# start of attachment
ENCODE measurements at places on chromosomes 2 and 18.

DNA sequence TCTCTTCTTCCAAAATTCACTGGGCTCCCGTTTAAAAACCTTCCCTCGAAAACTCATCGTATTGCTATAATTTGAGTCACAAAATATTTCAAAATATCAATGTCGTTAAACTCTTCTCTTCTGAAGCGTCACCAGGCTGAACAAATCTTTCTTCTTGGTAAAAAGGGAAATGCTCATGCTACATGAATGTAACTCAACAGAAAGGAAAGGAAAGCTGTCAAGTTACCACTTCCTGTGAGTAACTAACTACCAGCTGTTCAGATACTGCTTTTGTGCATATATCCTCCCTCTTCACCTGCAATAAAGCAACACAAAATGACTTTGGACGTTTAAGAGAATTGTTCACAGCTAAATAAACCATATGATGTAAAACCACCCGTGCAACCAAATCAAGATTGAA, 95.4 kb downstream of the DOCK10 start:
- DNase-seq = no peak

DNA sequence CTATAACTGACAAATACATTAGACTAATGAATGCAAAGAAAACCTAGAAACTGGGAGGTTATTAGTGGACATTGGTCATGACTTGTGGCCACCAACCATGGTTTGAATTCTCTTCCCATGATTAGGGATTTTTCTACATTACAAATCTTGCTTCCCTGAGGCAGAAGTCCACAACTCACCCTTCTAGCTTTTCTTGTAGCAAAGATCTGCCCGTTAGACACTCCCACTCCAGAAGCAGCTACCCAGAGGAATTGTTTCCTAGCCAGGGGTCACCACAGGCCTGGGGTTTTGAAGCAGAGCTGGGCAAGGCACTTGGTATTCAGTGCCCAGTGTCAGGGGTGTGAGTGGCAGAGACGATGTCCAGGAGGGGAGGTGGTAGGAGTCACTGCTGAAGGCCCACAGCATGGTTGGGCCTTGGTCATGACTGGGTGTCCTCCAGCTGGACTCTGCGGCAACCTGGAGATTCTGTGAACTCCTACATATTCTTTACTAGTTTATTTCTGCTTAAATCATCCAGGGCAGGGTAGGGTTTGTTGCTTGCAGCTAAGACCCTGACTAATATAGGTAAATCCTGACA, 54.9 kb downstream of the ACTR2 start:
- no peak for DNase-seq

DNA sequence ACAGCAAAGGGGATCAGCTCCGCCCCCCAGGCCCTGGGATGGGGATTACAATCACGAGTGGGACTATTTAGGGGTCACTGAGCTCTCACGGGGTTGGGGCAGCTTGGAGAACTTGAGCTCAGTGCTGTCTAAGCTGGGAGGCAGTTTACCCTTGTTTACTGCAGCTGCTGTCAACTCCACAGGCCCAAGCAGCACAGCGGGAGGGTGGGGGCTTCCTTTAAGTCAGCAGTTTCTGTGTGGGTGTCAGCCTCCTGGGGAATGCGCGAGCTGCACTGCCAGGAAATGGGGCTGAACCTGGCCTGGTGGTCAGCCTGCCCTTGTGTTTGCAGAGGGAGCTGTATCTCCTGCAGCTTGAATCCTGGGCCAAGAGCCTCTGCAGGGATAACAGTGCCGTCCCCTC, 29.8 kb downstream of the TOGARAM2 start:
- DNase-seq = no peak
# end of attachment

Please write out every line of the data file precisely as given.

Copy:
ENCODE measurements at places on chromosomes 2 and 18.

DNA sequence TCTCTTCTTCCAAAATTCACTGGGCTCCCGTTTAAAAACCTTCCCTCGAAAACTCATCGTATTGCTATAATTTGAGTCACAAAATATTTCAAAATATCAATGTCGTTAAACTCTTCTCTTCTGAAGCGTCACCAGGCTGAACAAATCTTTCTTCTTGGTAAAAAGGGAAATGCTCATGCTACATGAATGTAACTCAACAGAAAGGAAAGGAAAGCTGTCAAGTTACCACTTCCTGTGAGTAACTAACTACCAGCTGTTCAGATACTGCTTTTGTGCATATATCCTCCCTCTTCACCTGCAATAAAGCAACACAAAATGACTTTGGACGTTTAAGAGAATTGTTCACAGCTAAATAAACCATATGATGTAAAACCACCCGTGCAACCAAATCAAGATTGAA, 95.4 kb downstream of the DOCK10 start:
- DNase-seq = no peak

DNA sequence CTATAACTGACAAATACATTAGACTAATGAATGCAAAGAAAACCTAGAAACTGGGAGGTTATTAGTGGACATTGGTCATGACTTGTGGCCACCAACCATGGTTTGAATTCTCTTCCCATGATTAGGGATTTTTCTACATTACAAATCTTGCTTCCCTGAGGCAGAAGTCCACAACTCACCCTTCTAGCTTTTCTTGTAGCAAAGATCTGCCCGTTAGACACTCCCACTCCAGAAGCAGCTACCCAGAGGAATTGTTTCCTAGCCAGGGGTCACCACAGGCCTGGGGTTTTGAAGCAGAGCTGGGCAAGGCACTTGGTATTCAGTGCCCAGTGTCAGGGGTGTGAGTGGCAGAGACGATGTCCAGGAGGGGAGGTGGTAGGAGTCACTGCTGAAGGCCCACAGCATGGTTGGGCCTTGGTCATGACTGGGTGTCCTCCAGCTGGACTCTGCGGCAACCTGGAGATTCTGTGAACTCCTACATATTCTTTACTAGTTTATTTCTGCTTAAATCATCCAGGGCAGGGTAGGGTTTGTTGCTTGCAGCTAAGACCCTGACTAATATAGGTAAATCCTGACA, 54.9 kb downstream of the ACTR2 start:
- no peak for DNase-seq

DNA sequence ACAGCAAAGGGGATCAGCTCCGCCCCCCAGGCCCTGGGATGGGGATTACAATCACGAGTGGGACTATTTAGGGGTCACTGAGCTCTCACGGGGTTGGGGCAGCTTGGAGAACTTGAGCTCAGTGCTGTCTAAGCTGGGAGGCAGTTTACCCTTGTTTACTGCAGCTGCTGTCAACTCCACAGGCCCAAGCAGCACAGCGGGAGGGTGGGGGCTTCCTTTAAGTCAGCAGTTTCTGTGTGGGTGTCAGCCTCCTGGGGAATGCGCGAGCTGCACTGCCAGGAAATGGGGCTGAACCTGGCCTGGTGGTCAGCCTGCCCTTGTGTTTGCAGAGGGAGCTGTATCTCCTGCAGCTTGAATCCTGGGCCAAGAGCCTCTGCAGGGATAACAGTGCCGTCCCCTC, 29.8 kb downstream of the TOGARAM2 start:
- DNase-seq = no peak